If you have just suffered the loss of your baby or child, or know someone who has, you will likely be given a wad of leaflets by the nursing team to help you begin to make funeral arrangements. It will feel so unreal that you are doing this but it’s important that you don’t feel hurried and go at the pace you can cope with. Asking a close friend or relative to help you make phone calls will make things easier for you to bear in the early days. Continue reading
These words were hard to write (just a month after Abi died last year), and I expect are just as hard to read. But talking about dying matters to me.
I know there are other parents going through this every day – saying goodbye to their baby or child, whatever age, whether expected or not.
No matter what brings them to this day, at the very end, they will only die once and, as much as I am more likely now to remember the happier days with my daughter, her life, I feel her death was also a significant moment that should not be forgotten simply because it is too painful to remember. I share this experience knowing that, right now, a parent is going through the same heartache. I hope they find this and it brings them comfort knowing they’re not alone.
In my last post I talked about our decision to donate Abi’s organs. Having been informed by the consultant that recipients had been found we next spoke to the organ donation team. They updated us on the final things they needed to do.
It was around 6.30am. The staff were quiet and respectful. The consultant apologised when she told us that there would be a further delay of an hour as a baby had just been rushed into the theatre unexpectedly. But we were okay with this. It was still dark outside. We didn’t want Abi to pass away in the dark, she was a morning, sunny girl. So we said that about 8am would be our preference, when the sun was coming up and the dusky gloom had lifted…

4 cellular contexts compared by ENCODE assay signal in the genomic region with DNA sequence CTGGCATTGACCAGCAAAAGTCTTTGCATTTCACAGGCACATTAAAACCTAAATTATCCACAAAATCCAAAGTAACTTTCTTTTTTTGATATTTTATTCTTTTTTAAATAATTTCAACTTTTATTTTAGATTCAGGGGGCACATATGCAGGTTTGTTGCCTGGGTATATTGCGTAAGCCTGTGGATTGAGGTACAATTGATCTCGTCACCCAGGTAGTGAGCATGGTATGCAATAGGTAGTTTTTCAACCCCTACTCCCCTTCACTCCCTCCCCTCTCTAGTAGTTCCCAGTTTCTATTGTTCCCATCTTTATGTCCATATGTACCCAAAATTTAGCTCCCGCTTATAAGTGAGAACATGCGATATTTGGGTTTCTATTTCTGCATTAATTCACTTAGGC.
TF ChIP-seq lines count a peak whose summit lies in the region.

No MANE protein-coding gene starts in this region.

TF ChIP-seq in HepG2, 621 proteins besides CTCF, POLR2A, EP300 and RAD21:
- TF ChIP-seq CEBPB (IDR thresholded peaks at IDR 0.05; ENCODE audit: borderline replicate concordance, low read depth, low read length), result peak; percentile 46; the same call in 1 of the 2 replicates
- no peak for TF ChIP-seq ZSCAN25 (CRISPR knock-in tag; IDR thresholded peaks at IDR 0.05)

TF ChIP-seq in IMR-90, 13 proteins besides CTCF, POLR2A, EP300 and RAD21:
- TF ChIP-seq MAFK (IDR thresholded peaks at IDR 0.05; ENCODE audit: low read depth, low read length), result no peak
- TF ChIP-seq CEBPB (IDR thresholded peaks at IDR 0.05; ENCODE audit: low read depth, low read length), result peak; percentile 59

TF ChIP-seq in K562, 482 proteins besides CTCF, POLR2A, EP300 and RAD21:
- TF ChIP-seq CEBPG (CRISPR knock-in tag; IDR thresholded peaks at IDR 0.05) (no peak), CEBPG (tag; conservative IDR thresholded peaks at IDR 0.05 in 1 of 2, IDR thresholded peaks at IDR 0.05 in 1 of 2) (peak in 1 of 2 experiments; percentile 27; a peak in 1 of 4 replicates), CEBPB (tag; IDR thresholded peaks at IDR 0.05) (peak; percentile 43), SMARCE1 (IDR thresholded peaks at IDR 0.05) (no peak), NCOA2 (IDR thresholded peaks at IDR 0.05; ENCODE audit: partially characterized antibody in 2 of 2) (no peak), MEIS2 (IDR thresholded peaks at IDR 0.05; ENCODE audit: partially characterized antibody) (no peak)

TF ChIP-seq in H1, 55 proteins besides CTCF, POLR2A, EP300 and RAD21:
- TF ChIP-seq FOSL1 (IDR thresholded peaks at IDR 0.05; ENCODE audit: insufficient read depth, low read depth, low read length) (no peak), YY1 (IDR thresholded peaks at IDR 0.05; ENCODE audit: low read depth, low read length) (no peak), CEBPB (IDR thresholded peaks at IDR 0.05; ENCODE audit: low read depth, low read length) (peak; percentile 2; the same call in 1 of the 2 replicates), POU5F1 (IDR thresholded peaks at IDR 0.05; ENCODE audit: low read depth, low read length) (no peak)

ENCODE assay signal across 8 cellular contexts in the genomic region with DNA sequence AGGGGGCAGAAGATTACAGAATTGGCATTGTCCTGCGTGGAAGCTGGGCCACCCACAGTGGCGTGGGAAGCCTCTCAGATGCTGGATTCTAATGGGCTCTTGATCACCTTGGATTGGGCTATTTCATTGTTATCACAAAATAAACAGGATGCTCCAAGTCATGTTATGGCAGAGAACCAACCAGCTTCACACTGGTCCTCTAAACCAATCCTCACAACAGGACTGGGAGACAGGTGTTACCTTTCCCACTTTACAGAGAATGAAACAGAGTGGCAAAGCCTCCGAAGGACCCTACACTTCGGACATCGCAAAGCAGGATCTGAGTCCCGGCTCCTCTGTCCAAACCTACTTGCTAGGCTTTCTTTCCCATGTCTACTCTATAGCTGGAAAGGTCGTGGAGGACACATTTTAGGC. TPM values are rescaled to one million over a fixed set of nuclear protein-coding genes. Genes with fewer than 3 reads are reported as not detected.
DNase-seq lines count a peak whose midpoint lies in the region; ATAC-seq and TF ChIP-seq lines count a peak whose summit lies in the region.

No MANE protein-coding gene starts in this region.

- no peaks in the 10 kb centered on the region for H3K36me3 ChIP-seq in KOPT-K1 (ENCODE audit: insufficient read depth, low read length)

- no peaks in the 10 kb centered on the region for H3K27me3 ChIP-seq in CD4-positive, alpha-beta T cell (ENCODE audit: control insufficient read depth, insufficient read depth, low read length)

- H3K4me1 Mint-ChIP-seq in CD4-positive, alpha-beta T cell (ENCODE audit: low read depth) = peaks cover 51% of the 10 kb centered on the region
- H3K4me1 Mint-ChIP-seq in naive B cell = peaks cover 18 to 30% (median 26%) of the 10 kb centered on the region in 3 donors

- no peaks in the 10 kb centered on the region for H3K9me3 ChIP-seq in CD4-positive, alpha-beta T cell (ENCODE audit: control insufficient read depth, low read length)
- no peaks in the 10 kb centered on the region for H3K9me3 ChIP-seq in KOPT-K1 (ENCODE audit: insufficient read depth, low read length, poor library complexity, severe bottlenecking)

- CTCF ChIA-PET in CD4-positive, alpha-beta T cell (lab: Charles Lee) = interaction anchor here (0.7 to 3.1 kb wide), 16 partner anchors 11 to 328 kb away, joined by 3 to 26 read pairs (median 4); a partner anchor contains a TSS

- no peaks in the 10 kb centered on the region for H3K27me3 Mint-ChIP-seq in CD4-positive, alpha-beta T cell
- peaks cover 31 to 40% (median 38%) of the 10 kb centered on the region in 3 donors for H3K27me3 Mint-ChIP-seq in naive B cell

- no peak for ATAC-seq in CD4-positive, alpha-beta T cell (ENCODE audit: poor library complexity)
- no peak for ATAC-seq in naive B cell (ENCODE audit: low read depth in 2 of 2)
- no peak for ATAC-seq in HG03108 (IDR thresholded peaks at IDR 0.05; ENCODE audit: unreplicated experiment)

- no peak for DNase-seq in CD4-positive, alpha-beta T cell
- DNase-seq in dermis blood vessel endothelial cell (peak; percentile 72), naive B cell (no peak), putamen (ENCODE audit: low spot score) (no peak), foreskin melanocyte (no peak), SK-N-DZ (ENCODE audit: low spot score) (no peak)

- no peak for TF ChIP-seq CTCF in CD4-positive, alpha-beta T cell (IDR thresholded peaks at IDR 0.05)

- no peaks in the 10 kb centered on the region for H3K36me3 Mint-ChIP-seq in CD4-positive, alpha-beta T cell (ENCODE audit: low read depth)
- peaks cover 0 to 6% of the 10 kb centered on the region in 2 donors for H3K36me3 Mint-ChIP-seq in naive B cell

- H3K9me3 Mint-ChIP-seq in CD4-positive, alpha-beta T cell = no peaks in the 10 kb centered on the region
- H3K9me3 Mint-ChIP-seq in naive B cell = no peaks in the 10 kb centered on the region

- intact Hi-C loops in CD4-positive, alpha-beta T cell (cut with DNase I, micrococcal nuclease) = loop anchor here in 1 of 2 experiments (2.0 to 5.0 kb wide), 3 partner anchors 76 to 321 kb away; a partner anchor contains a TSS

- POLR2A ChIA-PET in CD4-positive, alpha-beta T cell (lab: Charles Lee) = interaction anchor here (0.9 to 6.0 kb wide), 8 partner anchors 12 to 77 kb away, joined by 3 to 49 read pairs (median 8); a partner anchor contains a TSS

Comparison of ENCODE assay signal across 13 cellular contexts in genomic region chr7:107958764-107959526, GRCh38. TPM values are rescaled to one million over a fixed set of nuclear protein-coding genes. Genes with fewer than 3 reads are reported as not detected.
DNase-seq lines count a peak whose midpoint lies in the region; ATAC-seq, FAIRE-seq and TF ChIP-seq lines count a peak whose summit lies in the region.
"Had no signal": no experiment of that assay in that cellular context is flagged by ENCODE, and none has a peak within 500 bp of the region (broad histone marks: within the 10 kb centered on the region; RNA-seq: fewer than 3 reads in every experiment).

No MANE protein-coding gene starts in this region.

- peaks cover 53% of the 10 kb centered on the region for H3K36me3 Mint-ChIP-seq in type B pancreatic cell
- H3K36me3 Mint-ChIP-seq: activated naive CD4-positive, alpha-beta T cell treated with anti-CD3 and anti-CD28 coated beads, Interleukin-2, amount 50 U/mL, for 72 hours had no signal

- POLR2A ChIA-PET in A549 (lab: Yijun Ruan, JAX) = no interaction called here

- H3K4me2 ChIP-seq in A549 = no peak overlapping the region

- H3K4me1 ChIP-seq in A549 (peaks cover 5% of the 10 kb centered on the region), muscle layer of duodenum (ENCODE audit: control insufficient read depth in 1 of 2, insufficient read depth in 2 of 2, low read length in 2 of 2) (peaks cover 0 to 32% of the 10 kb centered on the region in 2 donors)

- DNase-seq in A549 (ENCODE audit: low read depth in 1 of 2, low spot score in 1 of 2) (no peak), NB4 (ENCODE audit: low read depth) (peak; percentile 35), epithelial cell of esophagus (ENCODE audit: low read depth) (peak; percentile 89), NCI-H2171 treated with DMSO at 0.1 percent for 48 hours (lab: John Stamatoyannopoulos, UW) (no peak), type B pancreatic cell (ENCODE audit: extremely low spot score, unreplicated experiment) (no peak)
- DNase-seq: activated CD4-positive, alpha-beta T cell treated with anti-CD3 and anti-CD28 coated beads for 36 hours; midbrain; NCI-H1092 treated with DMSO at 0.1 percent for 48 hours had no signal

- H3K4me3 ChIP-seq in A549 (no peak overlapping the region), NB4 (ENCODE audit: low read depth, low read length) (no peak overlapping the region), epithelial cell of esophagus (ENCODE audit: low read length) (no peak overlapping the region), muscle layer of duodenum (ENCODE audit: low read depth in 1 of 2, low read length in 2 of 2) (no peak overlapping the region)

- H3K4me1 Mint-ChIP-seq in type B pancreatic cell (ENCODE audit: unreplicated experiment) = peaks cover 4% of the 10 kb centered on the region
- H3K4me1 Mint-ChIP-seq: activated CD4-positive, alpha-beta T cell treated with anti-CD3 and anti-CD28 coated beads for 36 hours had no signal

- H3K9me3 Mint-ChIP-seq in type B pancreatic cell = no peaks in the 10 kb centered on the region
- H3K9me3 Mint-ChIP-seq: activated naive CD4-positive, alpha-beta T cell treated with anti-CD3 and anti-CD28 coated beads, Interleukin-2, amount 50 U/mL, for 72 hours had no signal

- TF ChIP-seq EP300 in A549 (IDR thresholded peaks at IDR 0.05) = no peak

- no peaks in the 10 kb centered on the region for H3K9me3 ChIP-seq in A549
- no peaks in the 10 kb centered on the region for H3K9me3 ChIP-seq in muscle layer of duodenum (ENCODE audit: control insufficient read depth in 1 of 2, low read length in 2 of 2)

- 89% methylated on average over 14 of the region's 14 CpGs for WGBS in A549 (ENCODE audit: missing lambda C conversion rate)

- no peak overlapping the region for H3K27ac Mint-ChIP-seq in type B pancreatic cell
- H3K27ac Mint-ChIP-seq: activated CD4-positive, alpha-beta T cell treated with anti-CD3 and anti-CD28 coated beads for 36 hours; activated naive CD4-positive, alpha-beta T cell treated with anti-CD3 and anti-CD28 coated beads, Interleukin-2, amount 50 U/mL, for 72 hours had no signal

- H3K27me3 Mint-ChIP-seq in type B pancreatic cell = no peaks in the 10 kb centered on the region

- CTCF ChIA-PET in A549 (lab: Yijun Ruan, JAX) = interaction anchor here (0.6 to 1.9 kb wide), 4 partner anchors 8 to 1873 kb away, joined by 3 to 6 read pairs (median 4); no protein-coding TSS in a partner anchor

As Dying Matters Week draws to a close, I wanted to share with you my personal experience of organ donation. It’s vital we feel able to talk about aspects of death like this. I have shared, in quite some detail, the process that is necessary in order to donate organs to another – a dilemma we were faced with when Abi died (so grab a coffee and a tissue!). If you are considering joining the organ donation register, you may find this post useful. It contains details of the steps involved and how complex the process is, which was something we certainly never realised until we were there.
Abi had collapsed into a coma following a sudden brain haemorrhage at home. The prognosis wasn’t good but the brilliant neuro surgeons at Frenchay Hospital in Bristol operated on her anyway the same night; she had just a 5% chance of survival at that point, but any percentage was enough to give us a slim hope.
At Abi’s first anniversary on 10th February, my contact at the local newspaper contacted me with an offer to run an update story on fundraising that had been done in Abi’s memory over the year. I was pleasantly surprised that he’d remembered and was happy to oblige. It would be good to once again recognise the work people had done to collectively raise over £22,000 for Bristol Children’s Hospital in her memory.
I mentioned this article to an acquaintance who gave me a concerned look and asked if I was okay with it (the Press involvement). I hadn’t really considered that view before but I could see that some people might wonder why we’d willingly ‘sell our story’, as usually the Press was only out for itself… digging up dirt to sell papers.
A friend shared an insightful diagram with me called ‘The whirlpool of grief’, which I thought would be good to share here (see illustration far below).
As soon as I saw this, it made perfect sense to me. I recognised the many elements to the ‘process’ that were illustrated. I call it a ‘process’ because I see that there are various stages and emotions to work through before an adjustment is made through mourning and acceptance. The stages aren’t linear, however, and move in cycles.